But of course we still let ourselves loose in the park. Some of the sketchier lines I have ever ridden were during Deep Summer. On two occasions Seb and I found ourselves joking about the humor that certain silly ideas could bring about, only to find ourselves actually dropping into them moments later. These included nose bonking Seb's head off of the GLC drop and sending a man-sized lip to lip transfer on Blue Velvet. Frightening feats indeed. But the real pinnacles of fear came for me on a nearly hourly bases as Paul continually dragged me to the top of massive slab lines. Forcing me to descend miles past my comfort zone alongside never-ending drop offs and jagged rock teeth extruding from the fiery depths of hell.
All bike related risks aside, I still knew the scariest moment of all would be the presentation of our show to this massive audience seated behind me.
Markewitz began the evening with stunning imagery and mellow beats followed by Zinger, who blew my mind with brilliant night photography and a Zola Jesus track that tingles up the spine. Our show was clearly going to be an entirely different pace than anything else in the contest and our whole team was deep in the tension of that knowledge. Finally hearing the crowd erupt in positive response to our shenanigans alleviated the stress of the evening and we congratulated ourselves. When all the shows had played it was Reuben Krabbe who waltzed away victorious, and I felt it rightfully so. It`s been a long time since I have seen a piece of mountain bike art as inspiring as Reuben's show was. Each and every image appeared as a gift from his imagination - a place much more calculated than many of our own - and I have to admit a soft spot for the downbeat music he chose. I was happy to see him walk away on top.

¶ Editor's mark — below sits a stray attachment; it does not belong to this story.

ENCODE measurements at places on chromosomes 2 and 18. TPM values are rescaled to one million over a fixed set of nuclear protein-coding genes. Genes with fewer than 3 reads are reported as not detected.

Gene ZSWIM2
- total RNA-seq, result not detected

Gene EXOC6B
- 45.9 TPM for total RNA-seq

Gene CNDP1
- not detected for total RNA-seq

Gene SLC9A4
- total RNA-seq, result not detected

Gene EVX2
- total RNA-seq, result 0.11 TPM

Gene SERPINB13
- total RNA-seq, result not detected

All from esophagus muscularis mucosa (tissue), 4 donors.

My show didn't win Deep Summer, but I don't think I would have been much happier if it did. Impressing the crowd, making people laugh and reminding the world how much fun they have riding their bikes were among the greatest feats I'd hoped to achieve that night. So I felt very successful after the show, and rather humbled too. I still don't feel a pressure to achieve large victories, and I hope I never do. It's all the small personal victories that I celebrate quietly to myself on long drives down lonesome highways that keep this train rolling.
By the end of my week in Whistler I'd garnered a wealth of knowledge about one of the greatest riding communities in the world. I found new ways to frighten myself. I made some amazing new friends and I'd developed an appreciation for a season that I had dismissed for years as over-rated and useless. However bold a claim it may be, I feel content claiming Deep Summer as the highlight event of my season. Thanks to my team of the two Pauls, Jon, Krista and especially Seb, I tripped and fell in love with summer.Jon Hayward's Deep Summer Slide Show:
Crankworx-Deep-Summer-2012-Hayward from Identify Photo on Vimeo.